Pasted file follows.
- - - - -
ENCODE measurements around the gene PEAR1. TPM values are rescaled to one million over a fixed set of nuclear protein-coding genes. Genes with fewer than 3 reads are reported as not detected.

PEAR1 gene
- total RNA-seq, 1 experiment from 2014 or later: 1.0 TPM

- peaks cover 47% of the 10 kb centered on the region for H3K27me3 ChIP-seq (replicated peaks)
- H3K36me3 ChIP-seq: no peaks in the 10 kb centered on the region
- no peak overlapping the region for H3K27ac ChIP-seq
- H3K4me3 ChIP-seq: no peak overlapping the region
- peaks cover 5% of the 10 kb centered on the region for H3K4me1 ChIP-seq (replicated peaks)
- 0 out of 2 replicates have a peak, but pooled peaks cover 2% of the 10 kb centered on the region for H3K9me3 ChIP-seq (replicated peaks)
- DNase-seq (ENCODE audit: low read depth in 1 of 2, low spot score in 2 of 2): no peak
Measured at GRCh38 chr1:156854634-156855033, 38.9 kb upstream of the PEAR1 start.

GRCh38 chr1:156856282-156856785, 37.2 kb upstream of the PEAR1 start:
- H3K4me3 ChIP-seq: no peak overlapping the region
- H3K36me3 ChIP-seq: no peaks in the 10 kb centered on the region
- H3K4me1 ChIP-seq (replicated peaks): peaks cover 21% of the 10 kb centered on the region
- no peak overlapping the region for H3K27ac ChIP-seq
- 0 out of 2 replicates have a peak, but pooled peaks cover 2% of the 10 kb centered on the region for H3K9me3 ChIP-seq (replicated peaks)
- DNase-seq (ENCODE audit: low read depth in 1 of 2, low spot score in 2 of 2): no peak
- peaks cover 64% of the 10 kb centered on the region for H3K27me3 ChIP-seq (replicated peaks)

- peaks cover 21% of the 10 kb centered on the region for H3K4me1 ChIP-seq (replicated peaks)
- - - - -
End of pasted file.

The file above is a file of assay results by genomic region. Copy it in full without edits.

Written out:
ENCODE measurements around the gene PEAR1. TPM values are rescaled to one million over a fixed set of nuclear protein-coding genes. Genes with fewer than 3 reads are reported as not detected.

PEAR1 gene
- total RNA-seq, 1 experiment from 2014 or later: 1.0 TPM

- peaks cover 47% of the 10 kb centered on the region for H3K27me3 ChIP-seq (replicated peaks)
- H3K36me3 ChIP-seq: no peaks in the 10 kb centered on the region
- no peak overlapping the region for H3K27ac ChIP-seq
- H3K4me3 ChIP-seq: no peak overlapping the region
- peaks cover 5% of the 10 kb centered on the region for H3K4me1 ChIP-seq (replicated peaks)
- 0 out of 2 replicates have a peak, but pooled peaks cover 2% of the 10 kb centered on the region for H3K9me3 ChIP-seq (replicated peaks)
- DNase-seq (ENCODE audit: low read depth in 1 of 2, low spot score in 2 of 2): no peak
Measured at GRCh38 chr1:156854634-156855033, 38.9 kb upstream of the PEAR1 start.

GRCh38 chr1:156856282-156856785, 37.2 kb upstream of the PEAR1 start:
- H3K4me3 ChIP-seq: no peak overlapping the region
- H3K36me3 ChIP-seq: no peaks in the 10 kb centered on the region
- H3K4me1 ChIP-seq (replicated peaks): peaks cover 21% of the 10 kb centered on the region
- no peak overlapping the region for H3K27ac ChIP-seq
- 0 out of 2 replicates have a peak, but pooled peaks cover 2% of the 10 kb centered on the region for H3K9me3 ChIP-seq (replicated peaks)
- DNase-seq (ENCODE audit: low read depth in 1 of 2, low spot score in 2 of 2): no peak
- peaks cover 64% of the 10 kb centered on the region for H3K27me3 ChIP-seq (replicated peaks)

- peaks cover 21% of the 10 kb centered on the region for H3K4me1 ChIP-seq (replicated peaks)